Release the Spyce – Mid Season Anime Review
Synopsis: Momo may be a quiet student at school, but she’s the newest recruit of the private intelligence agency, Tsukikage. Now she must survive both her training and missions to fight against a global crime organization. (Official HIDIVE Synopsis)
Mid Season (6 Episodes) Review (Warning: Minor Spoilers to Follow):
Linny: Release the Spyce started off strong, at the very least intriguing with its quirky and fun vibe. Featuring a cast of kick ass girls and some goofy, playful action added to the appeal, topping it all off with a protagonist whose sense of taste helps her find out about people’s feelings simply by licking their skin, and powers that activate by biting into what looks to be cinnamon sticks and bay leaves. Together these elements form a show that forces you to suspend your disbelief regularly in exchange for entertaining, silly hi-jinks and showdowns.
Tom: Whimsically silly, yet appealingly bizarre, Release the Spyce had a lot going for it. Indeed even after the first episode the series nails its immediate follow up episodes. But after Episode 3 Release the Spyce starts to fall apart. Its strengths included Momo, our budding hero, and her journey to become as strong as the other ‘Spyce’ girls. An overarching narrative was hinted at, but rather then delve into the girl’s battle with a shadowy, evil organization, we stop to explore the rest of the team. Trouble is the rest of the Tsukikage girls just aren’t that compelling. We’re treated to a couple one off episodes, mostly built around interpersonal drama, or focused on delving into character’s pasts. This pushes the overarching battle back as we linger on these shorter narratives that feel lazy, sloppy and uninteresting. What drama is presented just doesn’t have the chops to hold the show up, sometimes even coming from set ups built around extreme contrivance.
Linny: The problem seems to lie specifically when Release the Spyce decides to go with more ’emotional’ story lines, such as exploring the relationship between the mentor and mentee girls in Tsukikage. Episode 4 goes all in with this and ends up feeling forced rather than a sincere exploration with believable character development. The flashbacks offered as emotional revelation for when Sagami Fuu, one of the trainees, and Yachiyo Mei, her mentor, realizes all the good times they had together come off as borderline cliche, making it a strange contrast with series that felt so whimsical and weird early on. To make it all the more bizarre, the episode features a masochist pervert villain for Fuu and Mei to defeat now that they’ve grown closer, which feels like yet another awkward, cliche addition to the already mixed tone of the episode.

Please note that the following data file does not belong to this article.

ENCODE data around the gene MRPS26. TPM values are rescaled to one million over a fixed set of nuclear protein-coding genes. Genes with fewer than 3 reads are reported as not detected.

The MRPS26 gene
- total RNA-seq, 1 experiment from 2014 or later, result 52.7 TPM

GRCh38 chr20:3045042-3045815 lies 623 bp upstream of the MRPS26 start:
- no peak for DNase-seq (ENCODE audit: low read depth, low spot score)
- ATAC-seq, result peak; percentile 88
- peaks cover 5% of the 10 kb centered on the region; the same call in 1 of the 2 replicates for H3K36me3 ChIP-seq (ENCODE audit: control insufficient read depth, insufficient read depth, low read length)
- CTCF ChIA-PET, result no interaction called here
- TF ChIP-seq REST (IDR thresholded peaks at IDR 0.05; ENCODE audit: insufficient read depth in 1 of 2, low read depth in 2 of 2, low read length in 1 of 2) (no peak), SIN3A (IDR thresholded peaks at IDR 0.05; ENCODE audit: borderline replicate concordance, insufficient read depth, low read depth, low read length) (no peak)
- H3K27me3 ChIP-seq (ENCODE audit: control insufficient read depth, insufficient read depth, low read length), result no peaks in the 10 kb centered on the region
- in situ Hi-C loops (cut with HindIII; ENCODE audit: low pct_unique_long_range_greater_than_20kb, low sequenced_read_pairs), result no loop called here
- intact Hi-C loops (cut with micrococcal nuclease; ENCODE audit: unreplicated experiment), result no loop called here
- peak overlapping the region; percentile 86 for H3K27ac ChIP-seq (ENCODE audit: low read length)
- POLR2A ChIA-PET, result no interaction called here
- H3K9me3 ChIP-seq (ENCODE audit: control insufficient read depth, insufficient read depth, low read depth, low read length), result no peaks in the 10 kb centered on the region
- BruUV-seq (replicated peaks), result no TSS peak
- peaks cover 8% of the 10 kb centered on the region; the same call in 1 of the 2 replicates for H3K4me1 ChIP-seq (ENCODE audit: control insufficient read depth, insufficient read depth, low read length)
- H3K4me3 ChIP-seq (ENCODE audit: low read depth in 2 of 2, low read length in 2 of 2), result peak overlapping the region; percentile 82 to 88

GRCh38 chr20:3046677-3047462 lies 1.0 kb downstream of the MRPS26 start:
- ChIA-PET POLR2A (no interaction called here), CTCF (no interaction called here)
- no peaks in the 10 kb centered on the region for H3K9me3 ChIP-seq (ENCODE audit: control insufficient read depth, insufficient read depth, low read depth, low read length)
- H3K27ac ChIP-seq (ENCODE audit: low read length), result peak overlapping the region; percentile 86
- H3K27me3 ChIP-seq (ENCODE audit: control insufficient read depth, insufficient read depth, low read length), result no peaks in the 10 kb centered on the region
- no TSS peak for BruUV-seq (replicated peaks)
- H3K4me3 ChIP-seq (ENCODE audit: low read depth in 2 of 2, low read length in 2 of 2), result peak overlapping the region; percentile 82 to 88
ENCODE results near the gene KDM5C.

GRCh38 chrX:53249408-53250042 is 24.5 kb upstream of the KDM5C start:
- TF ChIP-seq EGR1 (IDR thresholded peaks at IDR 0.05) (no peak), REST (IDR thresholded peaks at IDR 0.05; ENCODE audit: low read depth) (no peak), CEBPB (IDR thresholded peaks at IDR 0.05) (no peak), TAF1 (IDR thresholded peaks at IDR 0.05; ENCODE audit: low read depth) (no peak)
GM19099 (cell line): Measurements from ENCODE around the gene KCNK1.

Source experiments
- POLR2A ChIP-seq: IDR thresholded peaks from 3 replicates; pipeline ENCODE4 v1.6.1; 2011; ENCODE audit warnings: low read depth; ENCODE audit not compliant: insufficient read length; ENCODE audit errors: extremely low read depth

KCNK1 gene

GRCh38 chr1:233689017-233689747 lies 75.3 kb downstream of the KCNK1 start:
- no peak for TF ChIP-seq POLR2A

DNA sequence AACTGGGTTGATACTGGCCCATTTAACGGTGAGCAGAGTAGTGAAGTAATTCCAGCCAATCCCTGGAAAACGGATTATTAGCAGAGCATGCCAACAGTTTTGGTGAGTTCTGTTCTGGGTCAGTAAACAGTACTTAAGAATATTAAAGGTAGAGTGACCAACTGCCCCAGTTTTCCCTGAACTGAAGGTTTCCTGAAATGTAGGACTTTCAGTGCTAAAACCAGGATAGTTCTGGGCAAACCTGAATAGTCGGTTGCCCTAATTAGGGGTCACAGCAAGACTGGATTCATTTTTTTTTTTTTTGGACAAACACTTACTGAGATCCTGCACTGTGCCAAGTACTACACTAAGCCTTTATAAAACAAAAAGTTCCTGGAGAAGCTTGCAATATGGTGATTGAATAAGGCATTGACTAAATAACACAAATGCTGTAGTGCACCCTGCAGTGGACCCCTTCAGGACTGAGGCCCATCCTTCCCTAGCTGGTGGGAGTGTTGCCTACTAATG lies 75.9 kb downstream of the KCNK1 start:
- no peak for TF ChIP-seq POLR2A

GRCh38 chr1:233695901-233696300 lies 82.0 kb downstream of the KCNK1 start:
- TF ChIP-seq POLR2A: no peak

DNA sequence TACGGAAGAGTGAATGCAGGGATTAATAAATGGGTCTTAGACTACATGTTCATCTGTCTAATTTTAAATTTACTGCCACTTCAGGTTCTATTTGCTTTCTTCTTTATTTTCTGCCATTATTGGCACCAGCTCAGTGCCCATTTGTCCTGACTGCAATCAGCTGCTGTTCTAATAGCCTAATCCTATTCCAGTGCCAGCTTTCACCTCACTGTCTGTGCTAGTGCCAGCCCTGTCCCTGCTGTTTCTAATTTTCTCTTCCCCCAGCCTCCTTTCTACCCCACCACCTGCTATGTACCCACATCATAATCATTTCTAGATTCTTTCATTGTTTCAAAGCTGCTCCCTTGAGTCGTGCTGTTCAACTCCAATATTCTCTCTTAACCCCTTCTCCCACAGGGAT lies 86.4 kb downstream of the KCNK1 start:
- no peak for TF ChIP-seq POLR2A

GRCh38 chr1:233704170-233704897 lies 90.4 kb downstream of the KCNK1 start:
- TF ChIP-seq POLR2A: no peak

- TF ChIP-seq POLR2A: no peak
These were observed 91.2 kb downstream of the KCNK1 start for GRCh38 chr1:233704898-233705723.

Tom: The emotional elements never seem to land, largely I think because characters like Fuu and Mei feel uninteresting, with not enough meat to their personalities to make them feel like true individuals. None of this is aided by Release the Spyce’s troubled comedy. Early on Release the Spyce does a good job of straddling the line between action and comedy, but later the series seems to run out of comedic steam. Gags get repetitious, or take a backseat to the character drama, which again feels weak thanks to everyone outside of Momo lacking that special something that makes them more interesting than existing as just another moe blob.
Linny: I’d give props to Release the Spyce for featuring female characters of all sizes and shapes but in yet another tired move, all the non-traditional looking women are villainous characters.Specifically the more unique designs are left to low-level goons and thugs, with all the ‘attractive’ female designs saved for our heroes or our top ranked, evil baddie. I had high hopes for Release the Spyce and really wanted to love it thanks to its unique take on super skilled, female spies but its attempts to have ‘deeper and emotional’ plot lines falls flat. Its humour and action also end up feeling underutilized or repetitive and cause all its initial charm to seep away. Release the Spyce could still be a fun watch for anyone particularly fond of cute, high school girls kicking butt and saving the ‘world’ but it’s definitely going to be one of the more average shows, even for such an audience.
Tom: It’s only as we hit the Mid Season that Spyce seems poised to finally shift its attention away from exploring its cast of cute girls and to the main narrative. There’s talk of double agents, dangerous evil organizations running amuck, strained relationships and such, but it all feels too little too late. Many of these elements should’ve hit home sooner, but were pushed back in favor of all the character work that just, well, doesn’t work. Ultimately if all you really want is cute moe girls with super powers Release the Spyce does okay. But I think in order for the series to really hit home, and for audiences to appreciate it despite the forced drama, poor writing, and more contrived elements, you need to love the girls more for their visual designs rather than anything else.
Release the Spyce is available for streaming via HIDIVE.